Why Going to Grad School was Right for Me
Earning a graduate degree can help you learn more about a particular subject matter, create contacts in your field of interest, and provide a leg up in the job application process. It can also come with a high price tag, so it's important to weigh your options carefully when you're thinking about grad school.
Getting Informed About My Options
The moment I realized I wanted to go to graduate school was when I found out that my school, Lasell College, had a fifth-year program. Essentially, the fifth-year option enables students to earn both their undergraduate and graduate degrees in as little as five years, which saves both time and money. Although the program is a great opportunity, a critical aspect of the program is declaring and planning a major early on in the college years. I had luckily selected a major that could be incorporated into this fifth-year program. I would advise other students, when they begin their undergraduate career, to consider if they plan to earn a graduate degree, and, if so, to work with their academic advisor to find out all opportunities at their school.
Selecting My Field of Study
I received my Bachelors of Arts degree in Communication and concentrated in Journalism & Media Writing. I decided to obtain a graduate degree in Integrated Marketing Communication because it would broaden my knowledge and skill set while going hand in hand with my bachelor's degree. The program provides students with a deep understanding of successful marketing and communication campaigns and has a unique way of marrying aspects like advertising, public relations, brand development, organizational theory, consumer behavior, and more.
Another reason why I explored graduate school is ultimately because I know, in some way, this degree will give me a slight edge in my career. As a millennial six months out of college, I knew that many of my peers were not currently working toward a graduate degree. Many were taking a break from school, or didn't plan to go to graduate school until they were more certain of the field they want to study.
I also figured I had a "competitive edge" when a professor told me blatantly: "Many employers now desire candidates with an advanced degree." As well, some professions like psychologists, physician assistants, educators, and doctors often require a graduate degree or higher to even begin working in the industry.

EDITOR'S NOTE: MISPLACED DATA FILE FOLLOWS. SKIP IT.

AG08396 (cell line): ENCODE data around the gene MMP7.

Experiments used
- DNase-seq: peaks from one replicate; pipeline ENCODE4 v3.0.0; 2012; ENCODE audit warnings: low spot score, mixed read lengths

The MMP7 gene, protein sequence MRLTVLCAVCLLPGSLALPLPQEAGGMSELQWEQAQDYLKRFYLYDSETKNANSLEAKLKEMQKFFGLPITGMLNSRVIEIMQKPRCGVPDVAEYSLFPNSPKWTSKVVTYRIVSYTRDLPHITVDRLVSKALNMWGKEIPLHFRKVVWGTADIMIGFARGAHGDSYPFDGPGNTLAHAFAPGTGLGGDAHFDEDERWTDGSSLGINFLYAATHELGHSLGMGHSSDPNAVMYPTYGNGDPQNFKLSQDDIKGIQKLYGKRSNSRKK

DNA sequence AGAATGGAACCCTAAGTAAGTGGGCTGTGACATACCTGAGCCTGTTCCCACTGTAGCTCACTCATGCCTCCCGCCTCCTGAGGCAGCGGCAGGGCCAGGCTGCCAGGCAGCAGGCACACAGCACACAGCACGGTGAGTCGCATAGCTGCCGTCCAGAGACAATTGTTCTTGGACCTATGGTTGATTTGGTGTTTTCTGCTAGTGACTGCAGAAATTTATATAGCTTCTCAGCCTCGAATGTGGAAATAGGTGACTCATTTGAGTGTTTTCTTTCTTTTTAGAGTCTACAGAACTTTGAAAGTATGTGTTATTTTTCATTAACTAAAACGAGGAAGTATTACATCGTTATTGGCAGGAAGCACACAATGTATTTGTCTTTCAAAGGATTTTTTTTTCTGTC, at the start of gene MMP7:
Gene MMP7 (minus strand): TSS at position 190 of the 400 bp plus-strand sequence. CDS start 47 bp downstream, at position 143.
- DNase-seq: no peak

Combining Work and School
Once I began my graduate program, which I completed while I worked full time, I recognized that it was definitely a ton of work. Balancing work and school will never be easy. But thankfully, I had a supportive network every step of the way, and I knew that the time I put in would pay off in the long run.
Things to Think About
If you're thinking about applying to grad school, here are four things to think about.
- Type of Program. There are a lot of things to consider before you start searching for graduate programs. What kind of degree do you want? Do you prefer 100% online or hybrid classes? Do you prefer big or small classes? Can you commit to a program full time or is a part-time program better?
- Commitment. Graduate and professional study takes a lot of time and, most importantly, commitment. There will be times when course work is labor-intensive and demanding. If grad school sounds too daunting for you right now, perhaps think about whether graduate school is the right decision.
- Desire. I believe that you should only do something if your heart is in it fully. If graduate school is something that you want to do, go for it. Similarly, if it is something that you're not interested in, that's okay too. You have to be content in your decision — every step of the way.
- Confidence. Graduate and professional studies will give you the ability to expand your knowledge and make connections, but you'll also be challenged critically in class and assignments. Work hard, and be confident in the effort you put into your endeavors.
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